Israel caves to large retailers who refused to open, offering up 6 billion in aid

The retailers had refused to reopen Sunday without more guaranteed government aid.

By Batya Jerenberg, World Israel News

The government decided Sunday night to respond positively to the demands of large retail chains for additional aid. They had refused to reopen in the limited format announced on Thursday by the health authorities due to the continued health crisis caused by the coronavirus pandemic.

The additional state-guaranteed 6 billion NIS (new Israeli shekel) loan fund, not included in the already ratified NIS 80 billion stimulus package, will go to the Knesset for approval following Israeli Remembrance Day and Independence Day, which fall on Tuesday and Wednesday.

Citing economic reasons, most major chains in Israel did not jump at the chance to announce they are reopening this week when the Ministry of Health said they could do so last Thursday.

Loosened restrictions included allowing restaurants on the street (as opposed to indoor malls, which would remain closed) to open for delivery and take-out services. But chains such as Café Greg, Aroma Tel Aviv, Coffix, Landwer and Café Café and their subsidiaries said they could not afford to do so.

“Until we understand where the state’s compensation stands, we will not open,” said Ronen Namani, co-owner of the Café Café group. “Right now, even as is we are barely surviving, if we start work at all we will be wiped out.”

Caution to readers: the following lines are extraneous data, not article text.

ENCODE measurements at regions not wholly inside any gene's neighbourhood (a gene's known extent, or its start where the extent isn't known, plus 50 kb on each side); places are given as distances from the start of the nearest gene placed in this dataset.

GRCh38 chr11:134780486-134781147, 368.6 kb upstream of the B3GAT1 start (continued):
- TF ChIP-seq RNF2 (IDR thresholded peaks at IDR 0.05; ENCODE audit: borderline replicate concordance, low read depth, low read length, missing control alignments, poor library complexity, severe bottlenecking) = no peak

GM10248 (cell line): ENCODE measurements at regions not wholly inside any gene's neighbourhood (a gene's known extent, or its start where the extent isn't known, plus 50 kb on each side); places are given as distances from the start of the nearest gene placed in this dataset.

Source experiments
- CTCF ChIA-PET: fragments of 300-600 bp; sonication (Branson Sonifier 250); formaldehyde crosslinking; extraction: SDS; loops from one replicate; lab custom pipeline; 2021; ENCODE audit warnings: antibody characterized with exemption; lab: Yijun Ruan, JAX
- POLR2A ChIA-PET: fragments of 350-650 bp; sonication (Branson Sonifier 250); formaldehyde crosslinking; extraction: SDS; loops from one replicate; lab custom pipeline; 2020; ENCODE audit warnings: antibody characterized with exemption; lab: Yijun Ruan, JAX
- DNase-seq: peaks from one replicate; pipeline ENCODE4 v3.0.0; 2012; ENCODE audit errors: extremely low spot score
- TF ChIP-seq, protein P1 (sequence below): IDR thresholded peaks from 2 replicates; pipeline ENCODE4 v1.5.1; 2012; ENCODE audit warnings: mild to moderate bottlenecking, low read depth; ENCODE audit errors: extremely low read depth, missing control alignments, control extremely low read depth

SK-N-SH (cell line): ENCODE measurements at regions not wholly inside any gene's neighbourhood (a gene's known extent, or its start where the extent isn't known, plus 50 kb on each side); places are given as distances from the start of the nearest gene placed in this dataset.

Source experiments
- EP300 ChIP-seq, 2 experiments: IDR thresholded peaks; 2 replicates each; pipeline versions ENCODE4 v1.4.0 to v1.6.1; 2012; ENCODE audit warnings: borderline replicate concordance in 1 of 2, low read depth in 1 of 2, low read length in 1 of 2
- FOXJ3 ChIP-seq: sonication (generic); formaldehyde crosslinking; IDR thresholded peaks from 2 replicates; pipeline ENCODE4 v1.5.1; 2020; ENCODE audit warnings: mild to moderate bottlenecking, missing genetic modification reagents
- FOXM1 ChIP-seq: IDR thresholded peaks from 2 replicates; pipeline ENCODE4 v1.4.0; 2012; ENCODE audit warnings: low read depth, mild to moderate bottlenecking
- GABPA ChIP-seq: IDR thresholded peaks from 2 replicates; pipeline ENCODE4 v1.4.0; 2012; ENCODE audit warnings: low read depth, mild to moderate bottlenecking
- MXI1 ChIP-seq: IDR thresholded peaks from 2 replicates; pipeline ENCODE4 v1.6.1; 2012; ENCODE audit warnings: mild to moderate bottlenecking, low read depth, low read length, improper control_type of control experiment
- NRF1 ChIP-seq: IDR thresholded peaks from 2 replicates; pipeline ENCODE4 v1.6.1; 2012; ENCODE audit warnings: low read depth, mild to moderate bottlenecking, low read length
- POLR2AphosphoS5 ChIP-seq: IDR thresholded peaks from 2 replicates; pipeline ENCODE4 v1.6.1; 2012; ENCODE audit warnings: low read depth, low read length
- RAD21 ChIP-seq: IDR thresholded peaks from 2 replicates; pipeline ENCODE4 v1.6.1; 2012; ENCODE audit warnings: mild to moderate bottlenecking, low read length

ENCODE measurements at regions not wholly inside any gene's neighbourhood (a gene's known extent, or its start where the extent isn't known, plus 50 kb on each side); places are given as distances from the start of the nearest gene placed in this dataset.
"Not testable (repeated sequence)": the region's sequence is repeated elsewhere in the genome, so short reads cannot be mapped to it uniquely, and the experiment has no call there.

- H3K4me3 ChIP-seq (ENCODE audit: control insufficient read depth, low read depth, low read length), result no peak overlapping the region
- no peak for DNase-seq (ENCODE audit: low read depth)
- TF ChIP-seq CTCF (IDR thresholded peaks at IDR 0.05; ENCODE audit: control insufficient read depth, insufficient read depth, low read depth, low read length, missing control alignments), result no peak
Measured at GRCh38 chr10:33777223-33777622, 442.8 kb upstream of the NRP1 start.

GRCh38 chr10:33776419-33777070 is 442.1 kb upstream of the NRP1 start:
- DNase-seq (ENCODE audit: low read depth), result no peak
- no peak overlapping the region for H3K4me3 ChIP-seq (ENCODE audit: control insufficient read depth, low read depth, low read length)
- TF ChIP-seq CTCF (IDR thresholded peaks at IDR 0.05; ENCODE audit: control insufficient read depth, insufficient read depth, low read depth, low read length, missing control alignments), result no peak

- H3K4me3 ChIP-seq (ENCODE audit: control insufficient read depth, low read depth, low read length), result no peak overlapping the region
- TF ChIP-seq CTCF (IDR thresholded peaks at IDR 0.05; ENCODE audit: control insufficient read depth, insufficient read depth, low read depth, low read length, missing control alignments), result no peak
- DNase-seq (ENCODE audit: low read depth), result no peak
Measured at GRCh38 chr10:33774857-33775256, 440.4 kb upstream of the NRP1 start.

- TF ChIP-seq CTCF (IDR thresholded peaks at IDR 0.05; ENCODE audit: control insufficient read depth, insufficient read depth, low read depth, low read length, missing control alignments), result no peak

Only some 30 restaurants in his 200-strong chain have been open for food deliveries throughout the coronavirus crisis.

Namani’s concern regarding the money promised to businesses by the government to make up for the forced shutdown was shared by other large chain owners.

Israeli fashion and commercial retailers such as Fox, Optica Halperin and Hamashbir Latzarchan declared a strike Thursday, writing to Prime Minister Benjamin Netanyahu that opening “without receiving a government safety net would only deepen the heavy losses and the pit we fell into.”

“Unfortunately, the Israeli government will continue to fund the salaries of our 350,000 employees (about NIS 3 billion a month) until the Treasury will understand the magnitude of the crisis and the severity of its mortal blow, and fully accept our demands. Our oxygen has been depleted,” they added.

Finance Ministry officials reacted furiously, saying, “This is an attempt to extort the government and turn the employees into hostages.”

Earlier last week, restaurants had complained about being frozen out of the relaxation on the economic front that saw the reopening of furniture, home appliance, textile, carpet and paint stores.

The most notable name brand was that of IKEA, which reopened three of its branches in the restricted fashion demanded by the health authorities and was rewarded with huge lines of masked customers waiting patiently for their turn to go in.

Disgruntled owners posted pictures on social media of their businesses with the Swedish retail giant’s iconic logo papered over their own names, accompanied by the tagline, “We are all IKEA.”